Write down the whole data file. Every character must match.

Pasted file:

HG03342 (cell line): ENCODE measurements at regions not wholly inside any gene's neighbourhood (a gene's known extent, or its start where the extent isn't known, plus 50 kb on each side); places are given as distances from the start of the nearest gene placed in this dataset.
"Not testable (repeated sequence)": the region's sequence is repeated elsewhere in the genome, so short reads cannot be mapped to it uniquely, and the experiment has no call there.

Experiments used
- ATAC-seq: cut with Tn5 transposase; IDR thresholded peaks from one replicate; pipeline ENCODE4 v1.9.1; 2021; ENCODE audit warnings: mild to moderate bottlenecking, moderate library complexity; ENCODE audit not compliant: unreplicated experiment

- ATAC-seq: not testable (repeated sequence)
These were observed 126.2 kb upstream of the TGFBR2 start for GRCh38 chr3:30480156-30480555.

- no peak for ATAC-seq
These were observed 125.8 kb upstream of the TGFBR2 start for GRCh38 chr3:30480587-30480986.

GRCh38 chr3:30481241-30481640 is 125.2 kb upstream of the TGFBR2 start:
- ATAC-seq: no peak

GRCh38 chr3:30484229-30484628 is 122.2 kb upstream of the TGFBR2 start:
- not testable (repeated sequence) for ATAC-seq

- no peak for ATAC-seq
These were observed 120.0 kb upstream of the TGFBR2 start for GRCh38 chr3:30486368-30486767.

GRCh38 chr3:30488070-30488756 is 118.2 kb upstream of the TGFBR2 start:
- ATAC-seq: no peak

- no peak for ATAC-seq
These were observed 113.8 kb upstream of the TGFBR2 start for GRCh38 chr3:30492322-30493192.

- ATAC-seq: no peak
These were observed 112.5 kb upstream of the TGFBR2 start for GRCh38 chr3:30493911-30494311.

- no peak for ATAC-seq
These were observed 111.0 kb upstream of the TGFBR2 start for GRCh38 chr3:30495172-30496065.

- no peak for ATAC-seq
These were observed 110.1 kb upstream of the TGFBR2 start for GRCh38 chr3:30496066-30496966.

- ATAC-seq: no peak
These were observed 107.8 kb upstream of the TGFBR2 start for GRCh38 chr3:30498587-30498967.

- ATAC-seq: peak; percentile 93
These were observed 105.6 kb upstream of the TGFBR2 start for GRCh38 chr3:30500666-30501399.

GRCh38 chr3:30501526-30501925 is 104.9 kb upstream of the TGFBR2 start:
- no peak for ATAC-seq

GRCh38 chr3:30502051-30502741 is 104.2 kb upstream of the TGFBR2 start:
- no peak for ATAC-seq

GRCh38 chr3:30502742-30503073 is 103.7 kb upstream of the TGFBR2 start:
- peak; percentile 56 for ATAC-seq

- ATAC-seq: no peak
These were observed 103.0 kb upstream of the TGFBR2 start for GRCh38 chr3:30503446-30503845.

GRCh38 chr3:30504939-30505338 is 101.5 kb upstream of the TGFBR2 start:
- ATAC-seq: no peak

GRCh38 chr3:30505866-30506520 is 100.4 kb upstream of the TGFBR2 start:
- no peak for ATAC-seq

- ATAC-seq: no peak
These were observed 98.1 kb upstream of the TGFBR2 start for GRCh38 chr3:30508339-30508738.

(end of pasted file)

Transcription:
HG03342 (cell line): ENCODE measurements at regions not wholly inside any gene's neighbourhood (a gene's known extent, or its start where the extent isn't known, plus 50 kb on each side); places are given as distances from the start of the nearest gene placed in this dataset.
"Not testable (repeated sequence)": the region's sequence is repeated elsewhere in the genome, so short reads cannot be mapped to it uniquely, and the experiment has no call there.

Experiments used
- ATAC-seq: cut with Tn5 transposase; IDR thresholded peaks from one replicate; pipeline ENCODE4 v1.9.1; 2021; ENCODE audit warnings: mild to moderate bottlenecking, moderate library complexity; ENCODE audit not compliant: unreplicated experiment

- ATAC-seq: not testable (repeated sequence)
These were observed 126.2 kb upstream of the TGFBR2 start for GRCh38 chr3:30480156-30480555.

- no peak for ATAC-seq
These were observed 125.8 kb upstream of the TGFBR2 start for GRCh38 chr3:30480587-30480986.

GRCh38 chr3:30481241-30481640 is 125.2 kb upstream of the TGFBR2 start:
- ATAC-seq: no peak

GRCh38 chr3:30484229-30484628 is 122.2 kb upstream of the TGFBR2 start:
- not testable (repeated sequence) for ATAC-seq

- no peak for ATAC-seq
These were observed 120.0 kb upstream of the TGFBR2 start for GRCh38 chr3:30486368-30486767.

GRCh38 chr3:30488070-30488756 is 118.2 kb upstream of the TGFBR2 start:
- ATAC-seq: no peak

- no peak for ATAC-seq
These were observed 113.8 kb upstream of the TGFBR2 start for GRCh38 chr3:30492322-30493192.

- ATAC-seq: no peak
These were observed 112.5 kb upstream of the TGFBR2 start for GRCh38 chr3:30493911-30494311.

- no peak for ATAC-seq
These were observed 111.0 kb upstream of the TGFBR2 start for GRCh38 chr3:30495172-30496065.

- no peak for ATAC-seq
These were observed 110.1 kb upstream of the TGFBR2 start for GRCh38 chr3:30496066-30496966.

- ATAC-seq: no peak
These were observed 107.8 kb upstream of the TGFBR2 start for GRCh38 chr3:30498587-30498967.

- ATAC-seq: peak; percentile 93
These were observed 105.6 kb upstream of the TGFBR2 start for GRCh38 chr3:30500666-30501399.

GRCh38 chr3:30501526-30501925 is 104.9 kb upstream of the TGFBR2 start:
- no peak for ATAC-seq

GRCh38 chr3:30502051-30502741 is 104.2 kb upstream of the TGFBR2 start:
- no peak for ATAC-seq

GRCh38 chr3:30502742-30503073 is 103.7 kb upstream of the TGFBR2 start:
- peak; percentile 56 for ATAC-seq

- ATAC-seq: no peak
These were observed 103.0 kb upstream of the TGFBR2 start for GRCh38 chr3:30503446-30503845.

GRCh38 chr3:30504939-30505338 is 101.5 kb upstream of the TGFBR2 start:
- ATAC-seq: no peak

GRCh38 chr3:30505866-30506520 is 100.4 kb upstream of the TGFBR2 start:
- no peak for ATAC-seq

- ATAC-seq: no peak
These were observed 98.1 kb upstream of the TGFBR2 start for GRCh38 chr3:30508339-30508738.